The hubs of the neighbourhood were the sari sari stores, a bit like a corner dairy in New Zealand, where one could buy daily supplies. The one near my son’s house had a small courtyard where a group of women, including me, ended up singing one afternoon. One of them had a beautiful voice and played a guitar very well. She and I did harmonies and even sang Po Karekare Ana, which went down a treat. I had not experienced that spontaneous type of singing since I was a teenager in New Zealand.
My favourite areas of Baguio
My favourite areas of Baguio were Burnham Park, which features a lake and paddle boats. Also, the orchidarium which is busting with lovely healthy plants to buy. We visited The Manor at Camp John Hay, which is a swanky hotel near the Baguio Country club. We went for an evening drink and had an excellent cheese platter washed down with margaritas and beer during happy hour. It is a beautiful environment and we were there at Easter time. The night garden was lit in a way which highlighted a display of Easter eggs and bunnies. A walk through the garden was well worthwhile.
Another visit to the Country Club occurred on the following Sunday. Our group arrived at 11am for lunch which offered a superb spread of western fare, Japanese food, and all the other types of food that seemed to be unavailable elsewhere in the area.
Otherwise, the food we ate outside the house was at cafés, which included Volante, right in the heart of tourist country on the edge of the city. Opposite the café were many horses, some with pink-dyed manes, which the locals like to ride as a weekend pastime.
Up at Minesview, which boasted a spectacular view of a valley where goldmines are in operation, there were also opportunities to sit atop a horse with a pink mane and get photographed. One could also dress up in the local garb for a photo opportunity. Well someone has to do it, so I did. Sadly, these photos are now lost.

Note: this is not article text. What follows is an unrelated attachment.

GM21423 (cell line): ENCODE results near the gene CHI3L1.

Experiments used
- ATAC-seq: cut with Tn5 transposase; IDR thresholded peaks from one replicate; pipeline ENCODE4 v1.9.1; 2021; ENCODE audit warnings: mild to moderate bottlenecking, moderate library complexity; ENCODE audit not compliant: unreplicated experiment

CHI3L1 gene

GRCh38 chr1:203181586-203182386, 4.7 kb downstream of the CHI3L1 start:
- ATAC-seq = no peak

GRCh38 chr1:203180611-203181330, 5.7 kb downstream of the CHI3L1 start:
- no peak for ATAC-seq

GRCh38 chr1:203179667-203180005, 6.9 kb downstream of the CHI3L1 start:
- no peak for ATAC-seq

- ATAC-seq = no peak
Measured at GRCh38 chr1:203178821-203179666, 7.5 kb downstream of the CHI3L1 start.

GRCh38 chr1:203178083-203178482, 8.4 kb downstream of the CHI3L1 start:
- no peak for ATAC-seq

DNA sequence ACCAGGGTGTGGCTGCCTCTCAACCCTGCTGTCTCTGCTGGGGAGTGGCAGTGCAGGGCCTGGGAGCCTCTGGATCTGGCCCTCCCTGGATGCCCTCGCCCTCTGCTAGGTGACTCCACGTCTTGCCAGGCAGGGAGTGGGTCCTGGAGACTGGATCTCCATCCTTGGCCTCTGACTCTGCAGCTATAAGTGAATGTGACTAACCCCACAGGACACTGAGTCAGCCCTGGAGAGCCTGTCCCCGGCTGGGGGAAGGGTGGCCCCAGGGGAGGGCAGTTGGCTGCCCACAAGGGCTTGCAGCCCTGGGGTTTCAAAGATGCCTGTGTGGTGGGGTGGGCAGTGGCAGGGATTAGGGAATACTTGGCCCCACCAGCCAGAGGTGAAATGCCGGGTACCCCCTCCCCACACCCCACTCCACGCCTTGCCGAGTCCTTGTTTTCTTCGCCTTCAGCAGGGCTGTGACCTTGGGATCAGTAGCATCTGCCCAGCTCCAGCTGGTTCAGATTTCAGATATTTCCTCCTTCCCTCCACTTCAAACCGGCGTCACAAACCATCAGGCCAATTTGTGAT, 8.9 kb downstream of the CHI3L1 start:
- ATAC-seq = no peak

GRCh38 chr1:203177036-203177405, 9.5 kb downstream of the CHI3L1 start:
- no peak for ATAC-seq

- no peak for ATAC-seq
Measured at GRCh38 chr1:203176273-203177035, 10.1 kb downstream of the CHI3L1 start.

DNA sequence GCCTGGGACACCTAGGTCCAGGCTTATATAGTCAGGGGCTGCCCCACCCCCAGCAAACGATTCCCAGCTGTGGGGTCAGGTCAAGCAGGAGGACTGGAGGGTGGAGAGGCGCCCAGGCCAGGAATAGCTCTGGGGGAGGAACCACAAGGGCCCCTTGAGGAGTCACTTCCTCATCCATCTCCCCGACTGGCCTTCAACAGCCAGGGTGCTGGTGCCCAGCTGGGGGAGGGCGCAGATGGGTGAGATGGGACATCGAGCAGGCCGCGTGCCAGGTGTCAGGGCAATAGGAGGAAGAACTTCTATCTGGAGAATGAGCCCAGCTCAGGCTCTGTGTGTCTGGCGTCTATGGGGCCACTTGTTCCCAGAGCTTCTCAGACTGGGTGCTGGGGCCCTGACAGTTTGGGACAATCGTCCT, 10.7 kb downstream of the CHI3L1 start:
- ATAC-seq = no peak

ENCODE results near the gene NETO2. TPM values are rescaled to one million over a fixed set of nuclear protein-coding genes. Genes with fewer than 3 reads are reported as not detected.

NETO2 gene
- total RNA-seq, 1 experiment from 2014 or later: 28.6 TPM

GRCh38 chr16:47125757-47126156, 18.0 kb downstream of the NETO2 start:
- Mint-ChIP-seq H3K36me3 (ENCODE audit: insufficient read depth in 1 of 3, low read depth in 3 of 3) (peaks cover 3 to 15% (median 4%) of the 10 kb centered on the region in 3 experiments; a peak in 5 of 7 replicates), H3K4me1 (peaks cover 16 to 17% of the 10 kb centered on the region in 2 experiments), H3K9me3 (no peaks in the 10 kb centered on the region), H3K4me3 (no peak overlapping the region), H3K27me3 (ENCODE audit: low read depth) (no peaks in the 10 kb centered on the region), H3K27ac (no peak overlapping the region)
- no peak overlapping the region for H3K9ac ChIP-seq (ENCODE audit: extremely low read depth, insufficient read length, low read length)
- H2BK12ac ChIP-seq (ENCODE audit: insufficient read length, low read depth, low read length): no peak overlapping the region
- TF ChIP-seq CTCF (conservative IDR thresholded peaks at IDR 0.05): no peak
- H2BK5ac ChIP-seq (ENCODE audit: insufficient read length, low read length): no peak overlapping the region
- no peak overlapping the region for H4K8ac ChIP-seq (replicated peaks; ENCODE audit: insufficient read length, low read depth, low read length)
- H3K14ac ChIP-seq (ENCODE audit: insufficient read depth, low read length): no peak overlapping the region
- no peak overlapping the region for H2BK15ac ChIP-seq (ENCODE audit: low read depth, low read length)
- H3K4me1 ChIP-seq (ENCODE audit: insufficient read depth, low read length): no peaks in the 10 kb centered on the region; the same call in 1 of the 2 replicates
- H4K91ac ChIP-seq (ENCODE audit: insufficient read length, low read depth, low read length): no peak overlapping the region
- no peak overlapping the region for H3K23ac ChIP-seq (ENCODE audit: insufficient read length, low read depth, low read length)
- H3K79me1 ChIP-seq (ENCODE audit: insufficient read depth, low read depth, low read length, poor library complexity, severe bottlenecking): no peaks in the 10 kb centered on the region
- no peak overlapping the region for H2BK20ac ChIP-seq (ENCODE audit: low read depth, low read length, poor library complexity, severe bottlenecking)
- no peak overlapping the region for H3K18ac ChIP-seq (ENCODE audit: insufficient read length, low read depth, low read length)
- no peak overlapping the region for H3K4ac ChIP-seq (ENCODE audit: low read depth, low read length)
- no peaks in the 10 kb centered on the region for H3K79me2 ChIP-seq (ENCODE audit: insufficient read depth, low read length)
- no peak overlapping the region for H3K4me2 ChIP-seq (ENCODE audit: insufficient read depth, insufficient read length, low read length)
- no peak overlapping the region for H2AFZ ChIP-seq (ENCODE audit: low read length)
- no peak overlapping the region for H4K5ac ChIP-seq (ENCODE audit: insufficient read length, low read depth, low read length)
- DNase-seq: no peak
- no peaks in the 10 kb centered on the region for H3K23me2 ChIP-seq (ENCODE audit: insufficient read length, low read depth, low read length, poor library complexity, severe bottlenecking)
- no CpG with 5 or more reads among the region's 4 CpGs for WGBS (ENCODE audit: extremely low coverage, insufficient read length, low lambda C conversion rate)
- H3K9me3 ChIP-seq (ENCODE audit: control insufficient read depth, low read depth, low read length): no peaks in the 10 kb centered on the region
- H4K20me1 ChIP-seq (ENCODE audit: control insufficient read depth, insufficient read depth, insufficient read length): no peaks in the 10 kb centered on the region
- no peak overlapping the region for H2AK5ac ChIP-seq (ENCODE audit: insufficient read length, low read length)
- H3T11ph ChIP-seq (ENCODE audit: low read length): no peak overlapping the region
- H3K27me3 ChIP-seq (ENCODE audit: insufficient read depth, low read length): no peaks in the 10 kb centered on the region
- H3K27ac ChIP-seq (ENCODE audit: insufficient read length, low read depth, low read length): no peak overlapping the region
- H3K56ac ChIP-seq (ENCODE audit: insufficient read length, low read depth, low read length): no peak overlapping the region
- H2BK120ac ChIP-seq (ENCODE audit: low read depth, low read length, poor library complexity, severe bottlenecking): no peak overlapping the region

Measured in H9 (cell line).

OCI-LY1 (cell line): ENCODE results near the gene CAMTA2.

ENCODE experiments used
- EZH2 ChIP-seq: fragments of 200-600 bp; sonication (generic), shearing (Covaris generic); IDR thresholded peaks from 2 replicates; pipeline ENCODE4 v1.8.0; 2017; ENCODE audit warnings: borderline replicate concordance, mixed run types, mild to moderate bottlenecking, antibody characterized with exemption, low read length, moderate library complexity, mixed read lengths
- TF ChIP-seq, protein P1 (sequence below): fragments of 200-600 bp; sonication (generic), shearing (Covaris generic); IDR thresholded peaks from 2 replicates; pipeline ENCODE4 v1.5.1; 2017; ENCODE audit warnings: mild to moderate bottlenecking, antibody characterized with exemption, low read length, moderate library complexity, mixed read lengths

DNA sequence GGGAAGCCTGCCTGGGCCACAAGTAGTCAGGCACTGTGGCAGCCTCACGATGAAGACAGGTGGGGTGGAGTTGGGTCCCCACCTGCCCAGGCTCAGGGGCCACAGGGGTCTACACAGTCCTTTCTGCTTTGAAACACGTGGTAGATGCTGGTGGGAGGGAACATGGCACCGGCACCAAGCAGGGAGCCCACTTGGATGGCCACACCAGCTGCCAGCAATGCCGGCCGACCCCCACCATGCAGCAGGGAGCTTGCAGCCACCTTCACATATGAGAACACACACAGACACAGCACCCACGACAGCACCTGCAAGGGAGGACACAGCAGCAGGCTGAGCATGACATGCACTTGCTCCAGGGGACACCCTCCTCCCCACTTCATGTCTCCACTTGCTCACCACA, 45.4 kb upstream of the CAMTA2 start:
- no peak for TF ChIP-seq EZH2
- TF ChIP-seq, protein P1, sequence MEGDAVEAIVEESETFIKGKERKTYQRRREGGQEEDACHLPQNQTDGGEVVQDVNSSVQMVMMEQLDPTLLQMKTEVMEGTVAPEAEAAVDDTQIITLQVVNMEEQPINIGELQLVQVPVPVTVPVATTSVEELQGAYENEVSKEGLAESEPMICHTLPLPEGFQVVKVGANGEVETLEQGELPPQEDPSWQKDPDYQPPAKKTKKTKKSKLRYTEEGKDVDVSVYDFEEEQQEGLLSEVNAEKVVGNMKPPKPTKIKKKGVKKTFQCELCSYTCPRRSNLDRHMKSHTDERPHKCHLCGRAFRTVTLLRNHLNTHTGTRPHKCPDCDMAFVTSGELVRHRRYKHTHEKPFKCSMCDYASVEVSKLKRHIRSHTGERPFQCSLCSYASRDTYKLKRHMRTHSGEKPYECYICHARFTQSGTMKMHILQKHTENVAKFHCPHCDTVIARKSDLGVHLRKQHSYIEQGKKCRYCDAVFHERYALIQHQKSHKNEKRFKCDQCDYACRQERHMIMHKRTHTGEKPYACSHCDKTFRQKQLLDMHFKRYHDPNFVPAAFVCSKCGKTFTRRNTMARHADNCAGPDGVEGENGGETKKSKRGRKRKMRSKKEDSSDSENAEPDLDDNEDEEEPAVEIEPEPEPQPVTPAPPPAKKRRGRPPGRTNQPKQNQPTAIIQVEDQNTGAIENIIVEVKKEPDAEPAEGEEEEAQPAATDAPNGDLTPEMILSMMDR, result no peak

The many tourist shops in the area featured fabulous local carvings and attractive woven wall hangings and cushions, all available at rock bottom prices. Baguio is a centre of talented craftsmen and women and has a large and talented artists colony.
In spite of the traffic problem in the city, the mountain views are spectacular. Baguio is nestled among some of the most spectacular mountain ranges I have ever seen. The Cordilleras are very steep-sided and many of the houses cling to quite sheer slopes.
Baguio experienced a devastating earthquake in the 90s from which it has recovered admirably.
A move to the beach
Towards the end of my first month a decision was made for us all to move to the beach, so we found a house in Leo Mar resort in Bauang, near San Fernando, looking out over the South China Sea.
The downside for me was the extreme heat after the cooler climes of Baguio, but I could cool off in the lukewarm sea. Mostly, I languished in my air-conditioned bedroom for my sanity. I’m still building up a wardrobe of the coolest clothes I can ready for the summer heat and typhoon season.
Otherwise, the resort has all mod cons and some very friendly locals who love to play bingo, cards and share a few drinks. The sunsets are spectacular.
So, my initial impressions of the Philippines? The locals are very friendly, everything is very cheap. I can see opportunities to invest in business and to teach here. I have extended my stay to help set up a business and to see whether I want to live here permanently.
Much to my amusement, older people with serious health conditions are welcome to stay in the Philippines because they spend money in the health system. I certainly qualify on that score.
So, who knows. I may end up living here for the rest of my life. The expat experiment continues.